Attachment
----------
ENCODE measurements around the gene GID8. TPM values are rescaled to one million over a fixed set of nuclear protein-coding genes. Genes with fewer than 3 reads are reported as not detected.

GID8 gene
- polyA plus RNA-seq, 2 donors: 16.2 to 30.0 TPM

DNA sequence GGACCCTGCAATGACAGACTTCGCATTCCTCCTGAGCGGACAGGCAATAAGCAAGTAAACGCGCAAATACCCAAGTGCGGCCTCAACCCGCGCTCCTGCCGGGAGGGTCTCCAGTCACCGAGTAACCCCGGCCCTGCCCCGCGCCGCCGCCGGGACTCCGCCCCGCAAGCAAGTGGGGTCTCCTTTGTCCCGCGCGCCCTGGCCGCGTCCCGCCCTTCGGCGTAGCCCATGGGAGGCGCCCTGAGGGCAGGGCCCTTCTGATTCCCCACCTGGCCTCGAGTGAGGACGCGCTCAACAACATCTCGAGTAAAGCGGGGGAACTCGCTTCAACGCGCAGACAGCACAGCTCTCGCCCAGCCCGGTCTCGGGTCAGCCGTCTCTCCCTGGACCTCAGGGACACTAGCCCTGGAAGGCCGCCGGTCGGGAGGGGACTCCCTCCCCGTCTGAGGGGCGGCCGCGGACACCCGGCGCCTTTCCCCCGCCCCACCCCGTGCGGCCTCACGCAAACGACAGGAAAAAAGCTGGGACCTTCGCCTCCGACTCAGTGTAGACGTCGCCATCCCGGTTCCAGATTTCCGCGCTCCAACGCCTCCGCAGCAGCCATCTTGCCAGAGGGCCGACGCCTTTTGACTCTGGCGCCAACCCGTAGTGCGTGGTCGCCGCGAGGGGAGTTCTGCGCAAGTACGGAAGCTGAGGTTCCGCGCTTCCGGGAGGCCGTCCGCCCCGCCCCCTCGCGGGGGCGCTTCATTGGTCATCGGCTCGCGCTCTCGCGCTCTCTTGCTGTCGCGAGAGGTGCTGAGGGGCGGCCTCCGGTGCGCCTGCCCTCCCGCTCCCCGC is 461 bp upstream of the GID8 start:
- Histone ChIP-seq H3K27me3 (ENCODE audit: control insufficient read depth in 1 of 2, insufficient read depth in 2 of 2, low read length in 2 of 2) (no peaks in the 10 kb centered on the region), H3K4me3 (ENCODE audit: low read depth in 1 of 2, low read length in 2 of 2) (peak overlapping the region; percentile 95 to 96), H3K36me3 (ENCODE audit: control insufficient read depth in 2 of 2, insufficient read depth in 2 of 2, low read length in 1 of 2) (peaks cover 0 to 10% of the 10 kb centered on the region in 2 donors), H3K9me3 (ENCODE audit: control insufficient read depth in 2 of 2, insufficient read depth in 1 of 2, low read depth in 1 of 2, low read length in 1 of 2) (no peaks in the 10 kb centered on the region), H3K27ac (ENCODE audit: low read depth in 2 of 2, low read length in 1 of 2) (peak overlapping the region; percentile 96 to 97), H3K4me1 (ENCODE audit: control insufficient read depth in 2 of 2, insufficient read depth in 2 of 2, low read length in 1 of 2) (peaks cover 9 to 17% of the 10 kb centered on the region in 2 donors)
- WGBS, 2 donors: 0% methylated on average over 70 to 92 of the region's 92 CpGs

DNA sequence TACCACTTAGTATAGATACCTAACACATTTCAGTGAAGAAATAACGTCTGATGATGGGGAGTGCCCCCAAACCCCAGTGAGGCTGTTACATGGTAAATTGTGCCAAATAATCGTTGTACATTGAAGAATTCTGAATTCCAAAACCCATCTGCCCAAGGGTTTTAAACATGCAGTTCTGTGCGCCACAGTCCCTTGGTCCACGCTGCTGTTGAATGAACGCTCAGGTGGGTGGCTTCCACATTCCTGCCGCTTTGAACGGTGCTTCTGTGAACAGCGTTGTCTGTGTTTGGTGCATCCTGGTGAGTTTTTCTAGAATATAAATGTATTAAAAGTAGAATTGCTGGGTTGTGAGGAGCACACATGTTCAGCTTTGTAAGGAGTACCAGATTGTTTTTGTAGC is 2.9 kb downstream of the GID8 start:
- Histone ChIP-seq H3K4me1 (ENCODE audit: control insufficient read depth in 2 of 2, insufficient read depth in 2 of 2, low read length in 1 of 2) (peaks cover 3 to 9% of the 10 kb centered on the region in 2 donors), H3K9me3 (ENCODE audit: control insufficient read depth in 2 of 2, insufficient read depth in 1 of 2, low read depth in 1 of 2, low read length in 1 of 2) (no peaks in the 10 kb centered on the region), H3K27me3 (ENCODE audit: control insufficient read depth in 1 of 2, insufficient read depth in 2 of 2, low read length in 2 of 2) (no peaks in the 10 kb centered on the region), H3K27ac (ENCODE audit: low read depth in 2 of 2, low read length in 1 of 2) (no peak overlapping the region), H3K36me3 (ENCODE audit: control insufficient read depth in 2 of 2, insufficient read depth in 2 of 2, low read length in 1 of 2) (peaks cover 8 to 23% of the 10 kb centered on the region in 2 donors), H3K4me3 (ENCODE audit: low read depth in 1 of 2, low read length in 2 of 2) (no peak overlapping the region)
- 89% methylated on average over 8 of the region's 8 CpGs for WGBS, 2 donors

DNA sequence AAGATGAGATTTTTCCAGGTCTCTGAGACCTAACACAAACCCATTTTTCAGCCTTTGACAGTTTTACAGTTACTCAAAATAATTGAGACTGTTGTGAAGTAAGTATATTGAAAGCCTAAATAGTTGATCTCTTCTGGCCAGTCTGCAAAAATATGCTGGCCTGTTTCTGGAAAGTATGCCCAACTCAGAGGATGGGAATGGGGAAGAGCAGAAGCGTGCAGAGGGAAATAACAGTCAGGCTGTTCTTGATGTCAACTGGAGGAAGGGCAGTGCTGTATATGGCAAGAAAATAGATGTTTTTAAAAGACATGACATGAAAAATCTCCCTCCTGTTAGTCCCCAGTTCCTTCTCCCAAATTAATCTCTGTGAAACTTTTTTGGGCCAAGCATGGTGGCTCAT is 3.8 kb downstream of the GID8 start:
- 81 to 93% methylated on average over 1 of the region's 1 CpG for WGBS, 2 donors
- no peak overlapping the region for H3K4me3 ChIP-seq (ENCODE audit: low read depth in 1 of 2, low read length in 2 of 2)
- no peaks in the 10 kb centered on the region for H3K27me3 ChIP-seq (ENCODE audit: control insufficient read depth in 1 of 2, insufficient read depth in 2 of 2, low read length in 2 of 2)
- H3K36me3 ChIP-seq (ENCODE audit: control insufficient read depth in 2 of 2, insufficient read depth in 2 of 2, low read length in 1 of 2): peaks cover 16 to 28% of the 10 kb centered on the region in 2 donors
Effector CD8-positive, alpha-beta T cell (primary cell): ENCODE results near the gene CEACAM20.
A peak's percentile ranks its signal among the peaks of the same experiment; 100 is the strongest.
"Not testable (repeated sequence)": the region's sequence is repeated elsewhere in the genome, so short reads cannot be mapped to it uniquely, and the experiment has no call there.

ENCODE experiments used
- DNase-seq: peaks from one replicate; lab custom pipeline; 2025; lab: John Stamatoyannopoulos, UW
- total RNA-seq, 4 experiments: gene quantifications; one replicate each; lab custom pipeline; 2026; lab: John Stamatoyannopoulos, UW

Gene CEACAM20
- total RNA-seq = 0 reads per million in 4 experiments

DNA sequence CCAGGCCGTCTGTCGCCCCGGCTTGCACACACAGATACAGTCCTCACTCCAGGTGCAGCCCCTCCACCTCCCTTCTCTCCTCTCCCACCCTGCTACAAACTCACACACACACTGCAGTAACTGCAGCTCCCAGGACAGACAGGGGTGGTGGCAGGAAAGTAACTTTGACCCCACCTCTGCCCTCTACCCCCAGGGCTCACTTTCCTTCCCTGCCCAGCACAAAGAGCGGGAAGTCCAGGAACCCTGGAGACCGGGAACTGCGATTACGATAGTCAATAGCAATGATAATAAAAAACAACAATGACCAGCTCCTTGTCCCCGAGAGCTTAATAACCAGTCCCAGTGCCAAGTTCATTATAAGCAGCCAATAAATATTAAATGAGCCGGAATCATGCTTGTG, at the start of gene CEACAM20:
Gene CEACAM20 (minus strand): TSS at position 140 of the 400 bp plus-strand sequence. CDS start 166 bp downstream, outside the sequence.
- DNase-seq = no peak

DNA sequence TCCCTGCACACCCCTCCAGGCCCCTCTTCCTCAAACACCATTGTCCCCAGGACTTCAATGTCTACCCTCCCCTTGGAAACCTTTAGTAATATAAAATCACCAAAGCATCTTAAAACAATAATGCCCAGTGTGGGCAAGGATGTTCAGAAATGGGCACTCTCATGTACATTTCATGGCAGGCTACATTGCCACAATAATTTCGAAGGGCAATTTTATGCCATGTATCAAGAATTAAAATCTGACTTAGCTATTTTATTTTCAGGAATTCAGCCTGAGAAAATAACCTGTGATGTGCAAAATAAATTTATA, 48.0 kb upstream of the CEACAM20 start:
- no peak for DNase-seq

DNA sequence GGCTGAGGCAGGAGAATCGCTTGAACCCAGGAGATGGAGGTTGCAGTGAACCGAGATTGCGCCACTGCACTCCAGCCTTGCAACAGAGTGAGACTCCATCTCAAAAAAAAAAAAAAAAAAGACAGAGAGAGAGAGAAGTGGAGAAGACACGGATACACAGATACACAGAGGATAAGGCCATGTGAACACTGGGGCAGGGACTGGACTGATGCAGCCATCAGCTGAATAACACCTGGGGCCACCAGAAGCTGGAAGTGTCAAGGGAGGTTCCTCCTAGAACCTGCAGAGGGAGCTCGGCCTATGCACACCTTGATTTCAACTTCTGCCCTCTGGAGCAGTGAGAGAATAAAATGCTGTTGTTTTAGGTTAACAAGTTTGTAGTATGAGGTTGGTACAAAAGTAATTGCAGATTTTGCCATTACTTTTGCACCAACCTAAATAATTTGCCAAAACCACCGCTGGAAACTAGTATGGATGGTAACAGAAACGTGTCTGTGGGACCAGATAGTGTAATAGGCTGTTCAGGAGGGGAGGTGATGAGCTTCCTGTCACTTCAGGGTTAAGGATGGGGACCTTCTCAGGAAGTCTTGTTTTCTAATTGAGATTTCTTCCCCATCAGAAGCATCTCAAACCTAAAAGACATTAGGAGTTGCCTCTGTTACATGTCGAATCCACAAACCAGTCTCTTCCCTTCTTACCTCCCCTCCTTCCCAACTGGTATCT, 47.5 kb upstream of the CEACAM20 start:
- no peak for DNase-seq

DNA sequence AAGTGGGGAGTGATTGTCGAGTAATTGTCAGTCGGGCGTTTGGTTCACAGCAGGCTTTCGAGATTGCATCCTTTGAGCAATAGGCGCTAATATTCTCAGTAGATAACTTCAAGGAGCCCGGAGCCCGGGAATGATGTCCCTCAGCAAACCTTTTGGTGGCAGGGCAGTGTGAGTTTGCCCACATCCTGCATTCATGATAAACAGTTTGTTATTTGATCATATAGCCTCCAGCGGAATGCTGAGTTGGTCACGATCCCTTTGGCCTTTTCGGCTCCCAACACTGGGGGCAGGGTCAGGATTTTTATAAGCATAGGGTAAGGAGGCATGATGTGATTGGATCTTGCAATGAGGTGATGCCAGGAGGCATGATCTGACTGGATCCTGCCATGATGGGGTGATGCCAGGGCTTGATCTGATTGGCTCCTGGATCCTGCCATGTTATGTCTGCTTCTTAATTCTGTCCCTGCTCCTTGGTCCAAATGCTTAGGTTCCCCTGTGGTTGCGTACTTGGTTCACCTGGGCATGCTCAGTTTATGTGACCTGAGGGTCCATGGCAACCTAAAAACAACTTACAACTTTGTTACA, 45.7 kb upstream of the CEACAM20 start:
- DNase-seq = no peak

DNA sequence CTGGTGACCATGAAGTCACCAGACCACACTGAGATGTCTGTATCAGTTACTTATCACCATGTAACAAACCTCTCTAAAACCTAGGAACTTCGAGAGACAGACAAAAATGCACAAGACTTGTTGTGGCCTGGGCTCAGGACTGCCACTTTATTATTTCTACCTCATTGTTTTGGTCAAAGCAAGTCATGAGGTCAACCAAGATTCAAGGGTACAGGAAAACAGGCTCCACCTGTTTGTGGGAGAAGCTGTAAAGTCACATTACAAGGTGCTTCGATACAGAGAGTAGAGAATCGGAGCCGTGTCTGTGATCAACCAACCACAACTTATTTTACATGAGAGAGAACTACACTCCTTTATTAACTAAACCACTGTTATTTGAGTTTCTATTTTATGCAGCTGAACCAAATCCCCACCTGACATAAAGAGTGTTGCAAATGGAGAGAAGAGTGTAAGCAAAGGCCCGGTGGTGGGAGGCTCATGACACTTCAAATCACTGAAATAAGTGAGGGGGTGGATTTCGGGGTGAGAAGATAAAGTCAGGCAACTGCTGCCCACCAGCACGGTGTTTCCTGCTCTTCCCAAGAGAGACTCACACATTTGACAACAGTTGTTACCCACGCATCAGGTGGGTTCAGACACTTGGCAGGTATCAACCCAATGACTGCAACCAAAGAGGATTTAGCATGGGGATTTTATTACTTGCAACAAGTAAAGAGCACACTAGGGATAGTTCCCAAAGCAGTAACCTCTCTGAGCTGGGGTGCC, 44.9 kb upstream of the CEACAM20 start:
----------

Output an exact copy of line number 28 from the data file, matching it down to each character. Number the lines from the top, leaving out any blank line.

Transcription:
DNA sequence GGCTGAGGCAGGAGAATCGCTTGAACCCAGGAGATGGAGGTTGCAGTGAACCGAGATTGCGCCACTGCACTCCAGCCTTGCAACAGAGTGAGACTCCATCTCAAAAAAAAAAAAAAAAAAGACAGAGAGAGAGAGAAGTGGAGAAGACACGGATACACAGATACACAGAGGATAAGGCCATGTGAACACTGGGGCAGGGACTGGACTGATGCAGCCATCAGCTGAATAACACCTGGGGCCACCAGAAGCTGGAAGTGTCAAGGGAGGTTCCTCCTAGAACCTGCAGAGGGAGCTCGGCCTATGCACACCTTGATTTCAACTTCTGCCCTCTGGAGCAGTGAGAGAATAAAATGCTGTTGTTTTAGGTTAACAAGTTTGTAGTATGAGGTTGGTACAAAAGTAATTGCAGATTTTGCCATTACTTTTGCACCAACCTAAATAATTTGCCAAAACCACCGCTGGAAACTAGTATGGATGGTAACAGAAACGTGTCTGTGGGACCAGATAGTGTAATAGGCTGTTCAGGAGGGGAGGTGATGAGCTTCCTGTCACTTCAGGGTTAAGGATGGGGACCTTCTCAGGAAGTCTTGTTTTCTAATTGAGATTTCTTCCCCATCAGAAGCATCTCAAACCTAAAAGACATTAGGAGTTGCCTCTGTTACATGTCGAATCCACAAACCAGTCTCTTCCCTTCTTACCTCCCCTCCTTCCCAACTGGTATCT, 47.5 kb upstream of the CEACAM20 start: